of Aluminum Manufactures, making sand castings for automobile engine parts;
89 per cent of Aluminum Die Castings; 80 per cent of Aluminum Screw Machine
Products; 50 per cent of Norsk Aluminum; 331/3 per cent of Norsk Nitrid; 100
per cent of Northern Aluminum of Canada. In all, Aluminum Company of America
owned outright all the stock in thirty-four corporations; half or more in
nine, and less than half in seventeen corporations.

Methods used to corner the market were revealed in the letter, written
September 9, 1922, by Edward L. Cheyney, manager of sales in Ohio for the
trust, to Edward K. Davis, brother of President Arthur V. Davis, and head of
Aluminum's sales department. "I was in Detroit last Friday," he wrote, "and
spent most of the day talking to Byrnes and Youngs [Aluminum executives]
about the feasibility of our controlling the market on aluminum scrap and the
advantages to be gained by us and principally to our sand casting business by
boosting the price of scrap as close to the price of new metal as possible. .
. . The effect would be to put all jobbing founders, including our own, on
the same metal [price] level . . . and to permit us to offset where necessary
any peculiar advantage in manufacturing conditions that some of our
competitors may enjoy. . . . I talked this feature of it over with Mr. Head
who was of the opinion that scrap prices could be held up to an arbitrary
level by the purchase of perhaps less than half that which is offered." He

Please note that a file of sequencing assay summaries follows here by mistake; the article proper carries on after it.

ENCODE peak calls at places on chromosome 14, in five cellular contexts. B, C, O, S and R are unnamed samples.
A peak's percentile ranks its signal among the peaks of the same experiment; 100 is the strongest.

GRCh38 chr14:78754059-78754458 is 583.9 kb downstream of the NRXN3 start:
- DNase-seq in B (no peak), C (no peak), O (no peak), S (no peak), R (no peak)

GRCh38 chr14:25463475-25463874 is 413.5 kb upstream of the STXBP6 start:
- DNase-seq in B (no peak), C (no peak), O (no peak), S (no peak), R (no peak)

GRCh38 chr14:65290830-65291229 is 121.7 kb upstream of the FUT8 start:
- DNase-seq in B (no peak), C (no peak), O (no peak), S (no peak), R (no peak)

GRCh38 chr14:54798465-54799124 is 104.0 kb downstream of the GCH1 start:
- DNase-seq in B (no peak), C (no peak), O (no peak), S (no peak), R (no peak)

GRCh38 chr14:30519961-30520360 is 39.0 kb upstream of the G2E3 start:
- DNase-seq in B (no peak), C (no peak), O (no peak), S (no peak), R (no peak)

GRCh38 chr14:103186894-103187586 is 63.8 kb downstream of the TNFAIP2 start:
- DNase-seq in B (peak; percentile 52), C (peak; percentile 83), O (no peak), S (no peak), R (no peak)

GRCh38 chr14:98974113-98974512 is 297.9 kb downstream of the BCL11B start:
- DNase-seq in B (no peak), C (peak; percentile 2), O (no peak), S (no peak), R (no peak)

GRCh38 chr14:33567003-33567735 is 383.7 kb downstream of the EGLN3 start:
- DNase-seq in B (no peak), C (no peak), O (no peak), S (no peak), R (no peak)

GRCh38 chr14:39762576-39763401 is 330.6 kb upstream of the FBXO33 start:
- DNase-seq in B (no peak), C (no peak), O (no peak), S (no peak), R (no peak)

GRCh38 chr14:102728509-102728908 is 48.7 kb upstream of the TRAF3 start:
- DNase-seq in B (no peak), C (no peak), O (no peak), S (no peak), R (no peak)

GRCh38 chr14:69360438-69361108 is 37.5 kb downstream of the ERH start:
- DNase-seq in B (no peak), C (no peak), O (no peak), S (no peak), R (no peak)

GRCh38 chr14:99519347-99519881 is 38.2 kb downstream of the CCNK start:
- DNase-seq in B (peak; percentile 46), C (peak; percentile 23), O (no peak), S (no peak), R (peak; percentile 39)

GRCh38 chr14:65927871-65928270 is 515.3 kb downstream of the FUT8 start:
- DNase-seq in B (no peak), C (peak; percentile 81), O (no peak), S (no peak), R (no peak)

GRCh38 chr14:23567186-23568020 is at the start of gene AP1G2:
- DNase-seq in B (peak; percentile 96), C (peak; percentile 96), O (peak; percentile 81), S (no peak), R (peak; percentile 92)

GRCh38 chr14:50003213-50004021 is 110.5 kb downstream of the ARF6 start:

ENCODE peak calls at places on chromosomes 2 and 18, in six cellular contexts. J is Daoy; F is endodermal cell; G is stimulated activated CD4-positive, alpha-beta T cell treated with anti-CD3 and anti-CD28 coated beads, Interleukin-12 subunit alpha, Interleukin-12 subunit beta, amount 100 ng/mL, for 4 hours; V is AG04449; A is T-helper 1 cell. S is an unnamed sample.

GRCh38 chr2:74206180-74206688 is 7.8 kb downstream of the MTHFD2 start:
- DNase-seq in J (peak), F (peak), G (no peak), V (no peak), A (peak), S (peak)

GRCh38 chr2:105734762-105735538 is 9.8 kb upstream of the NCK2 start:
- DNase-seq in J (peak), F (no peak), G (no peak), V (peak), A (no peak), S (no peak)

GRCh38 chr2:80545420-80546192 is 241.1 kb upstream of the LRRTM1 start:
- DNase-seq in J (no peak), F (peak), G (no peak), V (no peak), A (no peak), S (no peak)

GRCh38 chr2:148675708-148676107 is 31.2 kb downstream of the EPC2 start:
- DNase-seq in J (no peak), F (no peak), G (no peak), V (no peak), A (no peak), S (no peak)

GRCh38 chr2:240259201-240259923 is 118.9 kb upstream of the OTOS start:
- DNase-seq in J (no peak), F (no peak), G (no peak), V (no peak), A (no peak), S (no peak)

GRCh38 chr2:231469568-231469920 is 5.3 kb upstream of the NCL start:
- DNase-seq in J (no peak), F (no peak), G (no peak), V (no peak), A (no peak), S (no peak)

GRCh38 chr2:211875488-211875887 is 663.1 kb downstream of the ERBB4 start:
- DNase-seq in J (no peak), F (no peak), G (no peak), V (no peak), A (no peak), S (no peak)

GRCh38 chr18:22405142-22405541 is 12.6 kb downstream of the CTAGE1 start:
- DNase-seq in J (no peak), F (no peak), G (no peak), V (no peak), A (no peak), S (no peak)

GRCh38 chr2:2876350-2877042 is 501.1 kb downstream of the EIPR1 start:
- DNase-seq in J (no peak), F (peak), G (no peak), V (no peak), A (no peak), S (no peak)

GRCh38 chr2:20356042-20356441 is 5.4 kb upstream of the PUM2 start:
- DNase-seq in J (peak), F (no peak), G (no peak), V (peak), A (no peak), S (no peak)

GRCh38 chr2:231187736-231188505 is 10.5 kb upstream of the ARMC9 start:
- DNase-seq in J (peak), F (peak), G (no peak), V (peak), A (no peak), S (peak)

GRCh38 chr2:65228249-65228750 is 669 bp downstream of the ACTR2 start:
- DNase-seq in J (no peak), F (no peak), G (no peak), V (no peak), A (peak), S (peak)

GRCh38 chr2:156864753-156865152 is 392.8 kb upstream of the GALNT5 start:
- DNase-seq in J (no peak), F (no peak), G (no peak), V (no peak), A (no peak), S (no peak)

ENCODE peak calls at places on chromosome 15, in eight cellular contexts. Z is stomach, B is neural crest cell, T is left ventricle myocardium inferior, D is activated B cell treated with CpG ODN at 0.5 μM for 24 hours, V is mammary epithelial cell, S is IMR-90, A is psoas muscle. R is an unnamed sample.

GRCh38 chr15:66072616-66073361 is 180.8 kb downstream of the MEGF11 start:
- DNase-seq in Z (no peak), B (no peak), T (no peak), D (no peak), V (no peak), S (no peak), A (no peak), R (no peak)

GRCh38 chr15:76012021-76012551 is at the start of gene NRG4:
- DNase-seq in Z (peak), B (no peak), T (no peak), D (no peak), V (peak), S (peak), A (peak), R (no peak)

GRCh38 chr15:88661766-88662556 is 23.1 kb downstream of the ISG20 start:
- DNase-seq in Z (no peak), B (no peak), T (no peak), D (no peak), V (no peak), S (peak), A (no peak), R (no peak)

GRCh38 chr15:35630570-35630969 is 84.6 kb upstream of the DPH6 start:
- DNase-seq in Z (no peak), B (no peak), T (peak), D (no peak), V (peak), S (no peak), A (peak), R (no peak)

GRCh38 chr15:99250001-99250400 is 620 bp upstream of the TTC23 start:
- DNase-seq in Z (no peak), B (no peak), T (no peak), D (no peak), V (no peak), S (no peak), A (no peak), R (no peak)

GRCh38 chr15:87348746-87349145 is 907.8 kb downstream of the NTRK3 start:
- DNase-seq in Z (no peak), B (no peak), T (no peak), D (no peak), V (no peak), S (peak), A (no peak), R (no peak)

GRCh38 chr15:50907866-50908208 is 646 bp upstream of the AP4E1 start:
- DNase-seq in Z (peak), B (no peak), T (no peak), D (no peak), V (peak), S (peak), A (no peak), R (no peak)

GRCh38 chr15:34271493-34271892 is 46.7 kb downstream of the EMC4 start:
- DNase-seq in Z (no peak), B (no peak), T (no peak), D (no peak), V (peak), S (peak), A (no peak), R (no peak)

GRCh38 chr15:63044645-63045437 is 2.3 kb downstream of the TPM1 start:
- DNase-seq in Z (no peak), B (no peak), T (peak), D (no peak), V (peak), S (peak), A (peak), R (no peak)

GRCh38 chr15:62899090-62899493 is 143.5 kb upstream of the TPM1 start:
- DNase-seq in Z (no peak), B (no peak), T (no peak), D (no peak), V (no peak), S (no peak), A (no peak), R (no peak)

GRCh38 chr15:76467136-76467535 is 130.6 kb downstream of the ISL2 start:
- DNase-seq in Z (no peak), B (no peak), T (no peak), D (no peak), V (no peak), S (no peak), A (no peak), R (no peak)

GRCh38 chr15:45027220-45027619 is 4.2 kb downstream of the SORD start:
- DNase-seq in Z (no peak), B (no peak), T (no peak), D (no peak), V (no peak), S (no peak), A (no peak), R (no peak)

and the Detroit officials, Cheyney added, tried all afternoon to "shoot
holes" in the idea but failed.

The enterprising Cheyney was worried by the fact that 22,000,000 pounds of
scrap were being reclaimed yearly from odds and ends sheared off sheets of
virgin aluminum in auto factories and other sources. An enterprising
manufacturer need no longer depend on Aluminum Company of America. He could
buy scrap, melt it in his furnaces and be independent. The situation
challenged the best efforts of Aluminum executives.

Sales Manager Edward K. Davis denied indignantly that his company had adopted
Cheyney's "wild idea." Cheyney, questioned by Commission counsel, said: "I
have no recollection of it at all myself. This whole thing is awful dim in my
mind. It is four years ago and it was unimportant." Byrnes, who, Cheyney had
written, spent the better part of an afternoon "shooting" unsuccessfully at
Cheyney's plan to corner the scrap aluminum market, had no recollection
whatever of a scheme as "radical and fanciful as that." Youngs denied
anything in the long conversation except a reference to "stabilization of
scrap prices."

Nevertheless Counsel Whitely was able to prove that soon after the
conversation, the price of scrap ascended. Indeed, by some special virtue
scrap became more valuable to Aluminum Company of America than its own virgin
ingot. In 1922-24 it was paying Budd Manufacturing Company, which supplied
the Ford Motor Company with panels, 20 to 23.5 cents a pound for its scrap,
while its cost of producing virgin metal ranged from 16.75 to 18.25 cents.

The mathematics of virgin and scrap aluminum became involved. In October,
1922, the trust raised the price of virgin sheet to Budd by 1.5 cents. Budd,
canny buyer in the Ford tradition, objected. Thereupon the trust adjusted the
price of scrap, equalizing the total price. It worked out this way:

                           April, 1922  October, 1922           December, 1922
100 lbs. virgin sheet   @30˘  $30       @31.5˘  $31.50           @31.5˘

Allowance for return
        of 18 lbs. of scrap             @14˘   2.52     @20˘     3.60
        @22.33˘      4.02

Net price on 100 lbs.                        27.48         27.90

Accompanying the favorable terms on scrap was a clause in the Aluminum-Budd
contract specifying that all Budd scrap must be baled and returned to